What is Minimally Invasive Thyroid Surgery
Minimally invasive thyroid surgery is primarily defined by a reduced incision length in order to minimize postoperative pain, reduce length of hospital stay but most importantly, improve overall cosmetic results. These minimally invasive techniques were introduced within the past 15 years with the sole intention of surgically managing thyroid disease with minimal pain and complications.
The thyroid is located in the neck, below our larynx (voice box or “Adam’s apple”) and above the clavicles (collarbones) and surgery to this area for diseases associated with the gland can lead to large and very visible scars post operatively.
There are currently two approaches to minimally invasive surgery: 1) minimally invasive open thyroidectomy (MIT) and 2) minimally invasive video-assisted thyroidectomy (MIVAT).
MIT is similar to the conventional open thyroidectomy in its overall technique with the main difference being length of the neck incision which in order to be considered minimally invasive needs to be typically one that is less than 3 cm (1 inch). A smaller incision results in better overall cosmetic satisifaction and decreases patient discomfort. Thus other than the size of the cut made, there is no other technical difference between MIT and traditional open thyroid surgery.
MIVAT typically involves an incision no greater than 3cm (1 inch) and is placed slightly higher than the conventional thyroidectomy incision on the neck. Once the incision is made, the surgeon will then utilize endoscopic video-assisted techniques, which simply means he will place small cameras within the incision and use that to visualize the surgical field. With the advancements in fiber optics and surgical scopes, surgeons have been able to perform major surgeries without having to make large open incisions. This method also results in minimal blood loss and usually faster surgical speed resulting in less anesthesia exposure for the patient.
Dr. Parikh determines whether he will use an MIT or MIVAT or combination approach during surgery. He has experience doing several thousand of these procedures, arguably more than anyone else in the country.
The thyroid gland is located in the midline of the neck and is butterfly-shaped, about two inches in size and consisting of two lobes (i.e. the butterfly wings). Within the thyroid gland are also four small parathyroid glands, which play critical roles in our body’s calcium balance. Dr Parikh will preserve the parathyroid glands during thyroid surgery. The thyroid receives dual blood supply with one artery supplying blood to the top portion of the gland and another artery supplying the lower portion. The most critical component of this anatomy is the presence of the left and right recurrent laryngeal nerves which injury to this nerve is a well-defined risk of thyroid surgery. The right recurrent laryngeal nerve is more susceptible to injury however bilateral nerve damage can also occur. Because of this nerves close proximity to the thyroid gland, Dr Parikh performs laryngeal nerve monitoring throughout the thyroid surgery in order to avoid injury to the nerve. The nerve is responsible for motor function and sensation to the larynx (“voice box”) thus injury to this nerve can lead to hoarseness, impaired vocal register, loss of voice, difficulties swallowing or problems in the respiratory tract.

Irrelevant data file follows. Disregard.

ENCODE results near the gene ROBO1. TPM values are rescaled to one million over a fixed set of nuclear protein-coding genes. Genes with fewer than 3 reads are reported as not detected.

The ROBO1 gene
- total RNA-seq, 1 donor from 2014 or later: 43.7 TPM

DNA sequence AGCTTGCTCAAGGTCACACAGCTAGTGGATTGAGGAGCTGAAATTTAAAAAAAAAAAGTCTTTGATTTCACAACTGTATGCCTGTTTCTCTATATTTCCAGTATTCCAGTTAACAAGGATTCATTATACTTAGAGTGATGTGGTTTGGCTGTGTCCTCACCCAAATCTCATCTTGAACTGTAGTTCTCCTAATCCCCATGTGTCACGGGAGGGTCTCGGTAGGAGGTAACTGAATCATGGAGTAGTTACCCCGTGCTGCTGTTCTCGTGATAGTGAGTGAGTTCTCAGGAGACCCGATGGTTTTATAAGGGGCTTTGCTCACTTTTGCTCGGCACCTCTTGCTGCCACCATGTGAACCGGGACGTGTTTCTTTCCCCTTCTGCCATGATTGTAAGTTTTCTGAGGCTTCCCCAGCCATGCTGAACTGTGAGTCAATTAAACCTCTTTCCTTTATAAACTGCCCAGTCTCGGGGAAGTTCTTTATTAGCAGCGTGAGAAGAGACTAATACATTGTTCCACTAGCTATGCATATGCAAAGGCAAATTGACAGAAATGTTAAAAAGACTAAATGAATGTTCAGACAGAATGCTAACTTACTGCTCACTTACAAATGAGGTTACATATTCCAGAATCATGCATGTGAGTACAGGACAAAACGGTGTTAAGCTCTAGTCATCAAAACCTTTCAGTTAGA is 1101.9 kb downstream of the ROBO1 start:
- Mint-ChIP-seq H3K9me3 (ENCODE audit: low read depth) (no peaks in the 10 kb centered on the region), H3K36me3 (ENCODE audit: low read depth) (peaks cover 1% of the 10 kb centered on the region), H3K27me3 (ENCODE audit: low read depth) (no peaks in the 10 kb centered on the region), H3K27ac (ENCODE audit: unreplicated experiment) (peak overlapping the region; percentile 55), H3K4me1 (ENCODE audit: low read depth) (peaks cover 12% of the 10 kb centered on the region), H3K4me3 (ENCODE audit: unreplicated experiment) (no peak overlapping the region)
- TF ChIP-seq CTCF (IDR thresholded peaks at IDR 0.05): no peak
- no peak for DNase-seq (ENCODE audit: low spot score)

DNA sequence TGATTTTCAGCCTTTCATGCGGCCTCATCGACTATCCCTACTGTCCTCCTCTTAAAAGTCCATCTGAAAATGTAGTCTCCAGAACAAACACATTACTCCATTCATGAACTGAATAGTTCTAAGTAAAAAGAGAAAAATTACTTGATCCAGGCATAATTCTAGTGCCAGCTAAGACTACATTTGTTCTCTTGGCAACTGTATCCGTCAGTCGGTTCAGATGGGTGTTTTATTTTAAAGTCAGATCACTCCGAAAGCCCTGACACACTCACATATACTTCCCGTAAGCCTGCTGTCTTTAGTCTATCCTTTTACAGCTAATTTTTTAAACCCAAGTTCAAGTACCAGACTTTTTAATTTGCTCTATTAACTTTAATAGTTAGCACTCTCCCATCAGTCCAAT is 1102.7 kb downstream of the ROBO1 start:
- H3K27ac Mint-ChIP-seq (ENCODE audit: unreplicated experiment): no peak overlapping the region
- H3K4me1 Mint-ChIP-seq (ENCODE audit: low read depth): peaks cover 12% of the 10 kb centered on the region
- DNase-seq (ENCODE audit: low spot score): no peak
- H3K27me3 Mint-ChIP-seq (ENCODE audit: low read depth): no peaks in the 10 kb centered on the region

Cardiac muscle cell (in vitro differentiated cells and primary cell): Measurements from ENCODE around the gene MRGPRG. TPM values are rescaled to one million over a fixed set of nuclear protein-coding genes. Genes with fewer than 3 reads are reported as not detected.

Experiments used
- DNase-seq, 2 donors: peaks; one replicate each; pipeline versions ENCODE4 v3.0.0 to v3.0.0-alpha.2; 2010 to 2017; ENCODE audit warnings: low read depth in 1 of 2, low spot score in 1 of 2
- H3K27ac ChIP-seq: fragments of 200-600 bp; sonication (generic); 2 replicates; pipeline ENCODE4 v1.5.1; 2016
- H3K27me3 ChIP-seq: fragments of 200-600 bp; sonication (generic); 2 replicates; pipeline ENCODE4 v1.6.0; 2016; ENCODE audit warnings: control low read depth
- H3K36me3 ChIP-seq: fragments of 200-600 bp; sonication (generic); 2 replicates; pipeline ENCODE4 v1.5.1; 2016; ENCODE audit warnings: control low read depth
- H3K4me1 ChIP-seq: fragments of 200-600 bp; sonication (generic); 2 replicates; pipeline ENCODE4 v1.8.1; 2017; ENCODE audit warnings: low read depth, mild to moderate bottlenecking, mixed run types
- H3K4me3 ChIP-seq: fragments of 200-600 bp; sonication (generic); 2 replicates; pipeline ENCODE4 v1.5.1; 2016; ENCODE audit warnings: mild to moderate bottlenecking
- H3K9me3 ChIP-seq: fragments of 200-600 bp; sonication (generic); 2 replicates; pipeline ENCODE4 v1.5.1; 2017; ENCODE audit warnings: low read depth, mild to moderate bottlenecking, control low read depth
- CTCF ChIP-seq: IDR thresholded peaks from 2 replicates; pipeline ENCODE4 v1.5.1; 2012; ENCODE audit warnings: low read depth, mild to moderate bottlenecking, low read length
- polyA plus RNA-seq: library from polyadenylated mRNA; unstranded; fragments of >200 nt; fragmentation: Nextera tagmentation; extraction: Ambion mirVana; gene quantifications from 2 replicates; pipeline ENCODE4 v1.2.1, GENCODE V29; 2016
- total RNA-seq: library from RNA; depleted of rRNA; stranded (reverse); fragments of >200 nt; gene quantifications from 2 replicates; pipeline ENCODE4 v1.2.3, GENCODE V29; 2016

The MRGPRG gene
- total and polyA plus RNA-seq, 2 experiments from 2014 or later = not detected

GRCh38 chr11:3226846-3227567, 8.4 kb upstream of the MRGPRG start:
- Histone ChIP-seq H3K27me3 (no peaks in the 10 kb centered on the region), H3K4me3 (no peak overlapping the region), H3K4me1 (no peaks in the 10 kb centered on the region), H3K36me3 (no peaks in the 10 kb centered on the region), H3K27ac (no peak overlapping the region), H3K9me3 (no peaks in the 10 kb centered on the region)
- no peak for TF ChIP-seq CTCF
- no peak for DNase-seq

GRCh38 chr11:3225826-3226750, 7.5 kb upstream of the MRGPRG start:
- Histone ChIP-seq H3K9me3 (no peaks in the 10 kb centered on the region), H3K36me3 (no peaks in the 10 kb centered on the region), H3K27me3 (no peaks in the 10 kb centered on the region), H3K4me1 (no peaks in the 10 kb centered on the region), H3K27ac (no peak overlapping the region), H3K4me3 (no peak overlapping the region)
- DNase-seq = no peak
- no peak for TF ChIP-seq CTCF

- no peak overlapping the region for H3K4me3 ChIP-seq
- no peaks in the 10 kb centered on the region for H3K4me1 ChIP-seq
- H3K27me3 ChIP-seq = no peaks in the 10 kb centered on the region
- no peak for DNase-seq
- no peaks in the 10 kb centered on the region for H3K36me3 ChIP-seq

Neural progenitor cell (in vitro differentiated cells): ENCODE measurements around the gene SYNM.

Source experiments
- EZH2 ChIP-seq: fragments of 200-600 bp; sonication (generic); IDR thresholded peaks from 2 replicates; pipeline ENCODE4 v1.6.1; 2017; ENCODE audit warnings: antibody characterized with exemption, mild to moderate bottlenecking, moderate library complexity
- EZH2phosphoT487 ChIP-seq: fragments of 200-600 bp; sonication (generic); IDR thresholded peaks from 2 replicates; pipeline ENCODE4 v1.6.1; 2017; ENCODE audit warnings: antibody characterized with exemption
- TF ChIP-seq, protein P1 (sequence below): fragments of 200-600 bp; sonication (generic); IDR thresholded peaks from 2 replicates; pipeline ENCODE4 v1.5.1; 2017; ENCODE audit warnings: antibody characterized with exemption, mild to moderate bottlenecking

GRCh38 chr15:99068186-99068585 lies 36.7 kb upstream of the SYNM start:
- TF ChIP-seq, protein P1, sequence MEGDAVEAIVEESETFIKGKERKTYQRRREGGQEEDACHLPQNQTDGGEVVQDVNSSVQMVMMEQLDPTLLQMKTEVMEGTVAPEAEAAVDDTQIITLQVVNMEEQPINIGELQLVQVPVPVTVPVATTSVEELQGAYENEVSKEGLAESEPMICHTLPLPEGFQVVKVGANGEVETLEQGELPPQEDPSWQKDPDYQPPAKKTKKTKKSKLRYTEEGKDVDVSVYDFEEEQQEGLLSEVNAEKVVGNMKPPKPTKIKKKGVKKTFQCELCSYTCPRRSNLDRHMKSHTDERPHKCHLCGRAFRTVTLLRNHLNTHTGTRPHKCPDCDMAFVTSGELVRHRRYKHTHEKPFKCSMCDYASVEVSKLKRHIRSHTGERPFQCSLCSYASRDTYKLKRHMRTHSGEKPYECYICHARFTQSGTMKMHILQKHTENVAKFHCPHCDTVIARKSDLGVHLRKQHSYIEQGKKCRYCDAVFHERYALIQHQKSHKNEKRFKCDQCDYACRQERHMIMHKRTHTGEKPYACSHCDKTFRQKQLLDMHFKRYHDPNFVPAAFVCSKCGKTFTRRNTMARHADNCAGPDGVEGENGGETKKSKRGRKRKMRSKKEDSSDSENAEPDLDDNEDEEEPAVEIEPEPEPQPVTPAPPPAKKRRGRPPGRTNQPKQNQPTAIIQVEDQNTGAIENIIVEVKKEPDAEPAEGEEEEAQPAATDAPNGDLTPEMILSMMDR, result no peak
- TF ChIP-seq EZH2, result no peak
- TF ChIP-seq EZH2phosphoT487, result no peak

Reasons for Surgery
Your physician may decide that thyroid surgery is the best treatment option. Once it is determined that surgery is your best option, we recommend that you research the person that you have been referred to for surgery. General Surgeons and General ENT physicians often do a small number of thyroid surgeries every year.
At our center, Dr. Parikh performs between 10-15 thyroid surgeries per week. His practice is solely devoted to the treatment of thyroid and parathyroid disease.
What to Expect
Minimally invasive thyroidectomy is a procedure that very few surgeons perform on a daily basis. Surgery, in the hands of a competent surgeon, results in very good outcomes with minimal downtime. Most thyroid nodules, hyperthyroidism, goiters, and thyroid cancers can be treated with minimally invasive thyroid surgery. Each week, patients fly in from all over the country and even the world to have surgery with Dr. Parikh. Most patients arrive the day before surgery and fly or drive 24-48 hours after surgery. Our highly specialized trained nurses and staff deal with this surgery 10-15 times per week.
Conventional Thyroid Surgery
Post Operative Scar after 2 Weeks
Dr. Shatul Parikh’s Minimally Invasive Thyroid Surgery
Post Operative Scar After 2 Weeks